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Lawyer for alleged Fort Hood shooter makes case for no death penalty

By Charley Keyes, CNN Senior National Security Producer
Maj. Nidal Hasan is charged with killing 13 people on November 5, 2009, at Fort Hood, Texas.
Maj. Nidal Hasan is charged with killing 13 people on November 5, 2009, at Fort Hood, Texas.
STORY HIGHLIGHTS
  • Army Maj. Nidal Hasan is charged in the 2009 shootings at Fort Hood
  • The shootings killed 13 people and wounded 32
  • Hasan's defense lawyer wants the death penalty possibility kept out of trial
  • Fort Hood's commander will decide specifics of a court martial
RELATED TOPICS

Washington (CNN) -- The Army could be close to announcing a court martial for Maj. Nidal Hasan, accused of the 2009 Fort Hood shootings, after his lawyer made one last attempt Thursday to keep the death penalty out of the trial.

Hasan is charged with killing 13 people at Fort Hood, Texas, and wounding 32 others in a lone-gunman shooting on November 5, 2009.

His defense lawyer, John Galligan, met with the Fort Hood commander, Lt. Gen. Donald Campbell, on Thursday afternoon. Campbell now will decide how the court martial will proceed and whether the military officers serving as jurors will be able to consider the death penalty.

"The law accepts life without the opportunity of parole as an appropriate punishment for murder," Galligan said. He described his meeting with Campbell as very cordial. "We had an opportunity to make our compelling argument that the (Hasan) case should be referred non-capital."

Galligan spoke with CNN in a telephone interview.

The meeting had been delayed from earlier in the month, according to a Fort Hood statement, "to ensure defense counsel can present all matters for consideration at the meeting." There is no deadline for Campbell to make his recommendation.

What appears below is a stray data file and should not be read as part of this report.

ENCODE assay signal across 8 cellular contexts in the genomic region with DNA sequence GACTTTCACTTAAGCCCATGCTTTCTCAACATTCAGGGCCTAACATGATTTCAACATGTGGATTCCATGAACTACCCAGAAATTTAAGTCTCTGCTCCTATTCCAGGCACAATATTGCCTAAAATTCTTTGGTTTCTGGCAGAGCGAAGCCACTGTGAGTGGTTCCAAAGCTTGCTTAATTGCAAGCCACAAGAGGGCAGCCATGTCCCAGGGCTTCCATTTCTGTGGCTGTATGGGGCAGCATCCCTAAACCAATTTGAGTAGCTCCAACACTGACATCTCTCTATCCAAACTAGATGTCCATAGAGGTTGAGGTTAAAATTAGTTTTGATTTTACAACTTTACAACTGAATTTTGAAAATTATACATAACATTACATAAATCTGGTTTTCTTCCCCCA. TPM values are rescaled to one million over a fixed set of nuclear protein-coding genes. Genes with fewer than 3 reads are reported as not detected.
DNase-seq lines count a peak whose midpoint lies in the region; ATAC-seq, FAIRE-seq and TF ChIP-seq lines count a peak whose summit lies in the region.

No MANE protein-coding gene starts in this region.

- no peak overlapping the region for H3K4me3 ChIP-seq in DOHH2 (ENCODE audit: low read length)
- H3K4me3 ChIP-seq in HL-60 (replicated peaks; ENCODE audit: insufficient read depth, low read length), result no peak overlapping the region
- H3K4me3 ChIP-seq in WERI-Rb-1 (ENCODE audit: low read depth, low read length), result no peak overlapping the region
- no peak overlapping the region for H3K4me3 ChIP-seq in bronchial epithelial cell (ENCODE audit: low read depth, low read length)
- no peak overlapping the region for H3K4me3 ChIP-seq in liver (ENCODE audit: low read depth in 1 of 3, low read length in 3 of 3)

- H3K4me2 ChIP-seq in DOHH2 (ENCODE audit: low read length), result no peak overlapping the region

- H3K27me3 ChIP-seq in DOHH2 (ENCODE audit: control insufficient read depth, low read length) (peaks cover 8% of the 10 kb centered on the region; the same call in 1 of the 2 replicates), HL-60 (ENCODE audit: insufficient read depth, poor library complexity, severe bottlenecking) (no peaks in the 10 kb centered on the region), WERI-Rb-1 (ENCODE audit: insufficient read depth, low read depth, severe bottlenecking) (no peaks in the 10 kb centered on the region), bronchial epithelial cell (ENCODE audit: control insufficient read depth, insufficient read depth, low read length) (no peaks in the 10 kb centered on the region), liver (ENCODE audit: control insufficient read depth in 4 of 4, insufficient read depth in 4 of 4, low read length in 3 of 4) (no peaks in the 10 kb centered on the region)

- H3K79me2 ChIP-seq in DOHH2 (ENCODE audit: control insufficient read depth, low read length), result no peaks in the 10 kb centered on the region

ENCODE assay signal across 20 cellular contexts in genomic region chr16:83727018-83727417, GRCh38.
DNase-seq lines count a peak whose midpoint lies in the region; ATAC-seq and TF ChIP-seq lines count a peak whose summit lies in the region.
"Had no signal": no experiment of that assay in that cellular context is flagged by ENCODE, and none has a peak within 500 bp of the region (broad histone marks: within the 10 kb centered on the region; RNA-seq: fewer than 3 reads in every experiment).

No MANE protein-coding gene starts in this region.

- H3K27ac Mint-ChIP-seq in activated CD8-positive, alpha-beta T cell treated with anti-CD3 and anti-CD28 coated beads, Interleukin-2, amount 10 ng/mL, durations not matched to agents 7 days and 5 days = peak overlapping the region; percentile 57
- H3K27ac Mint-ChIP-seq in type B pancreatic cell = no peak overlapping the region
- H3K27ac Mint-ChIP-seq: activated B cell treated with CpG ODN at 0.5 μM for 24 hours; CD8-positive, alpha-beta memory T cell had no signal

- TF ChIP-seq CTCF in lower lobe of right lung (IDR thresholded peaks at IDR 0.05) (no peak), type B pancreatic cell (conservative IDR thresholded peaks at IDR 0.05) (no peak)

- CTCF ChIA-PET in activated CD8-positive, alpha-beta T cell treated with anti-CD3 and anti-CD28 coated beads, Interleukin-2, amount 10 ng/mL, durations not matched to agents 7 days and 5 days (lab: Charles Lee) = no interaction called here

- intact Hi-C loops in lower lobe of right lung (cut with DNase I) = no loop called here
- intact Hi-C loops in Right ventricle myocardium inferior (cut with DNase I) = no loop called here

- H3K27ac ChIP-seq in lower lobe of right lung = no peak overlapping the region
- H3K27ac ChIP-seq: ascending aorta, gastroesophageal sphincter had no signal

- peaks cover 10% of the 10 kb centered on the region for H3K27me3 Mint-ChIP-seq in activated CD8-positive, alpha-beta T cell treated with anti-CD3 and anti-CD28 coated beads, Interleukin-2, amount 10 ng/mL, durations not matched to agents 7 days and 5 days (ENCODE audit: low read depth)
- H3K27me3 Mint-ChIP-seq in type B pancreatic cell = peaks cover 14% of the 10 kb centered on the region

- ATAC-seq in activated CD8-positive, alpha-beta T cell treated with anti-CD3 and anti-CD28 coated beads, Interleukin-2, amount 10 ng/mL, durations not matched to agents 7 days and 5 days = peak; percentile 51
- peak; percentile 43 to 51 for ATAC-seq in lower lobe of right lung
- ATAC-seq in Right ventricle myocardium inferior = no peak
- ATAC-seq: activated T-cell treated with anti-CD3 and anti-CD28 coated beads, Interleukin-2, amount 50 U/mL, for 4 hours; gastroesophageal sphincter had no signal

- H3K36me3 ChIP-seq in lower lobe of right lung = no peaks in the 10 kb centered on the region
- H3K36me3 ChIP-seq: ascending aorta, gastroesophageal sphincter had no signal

Galligan described the one hour meeting as cordial, with eight attorneys present including four from the Army, and Galligan and three others for the defense.

Galligan has insisted that a life prison term should be the most severe penalty under consideration and says a death penalty trial is more time-consuming and expensive.

"The best decision, the right decision, as hard as it might be ... is to make this a non-capital referral," Galligan said.

Hasan was partially paralyzed in the final shootout with police at the end of the attack and is in a wheelchair. He is being held in a local jail near Fort Hood, the country's largest military base.

Witnesses at a preliminary hearing in October pointed to Hasan in the courtroom and said he had repeatedly reloaded his handgun as he walked through a medical screening building and fired more than 140 times. Many of the victims of the shooting, as well as Hasan, were set to ship out shortly to Afghanistan.

Galligan also has complained that he cannot defend Hasan properly until the White House fully reveals what intelligence materials it had on Hasan before the Fort Hood attack, as well as what intelligence agencies knew about his overseas contacts, including with American-born Muslim radical Anwar al-Awlaki, now believed to be in Yemen and the target of American drone attacks.

A Senate report referred to Hasan as "a ticking time-bomb" and said both the FBI and the Army ignored multiple warning signs.

The Army disciplined nine officers for failing to warn of problems with Hasan before he was transferred to Fort Hood. There had been widespread questions about how Hasan was evaluated and promoted despite sometimes erratic behavior.

"There is a wake of collateral issues that need to be resolved before we ultimately decide the Hasan case," Galligan said in the telephone interview.

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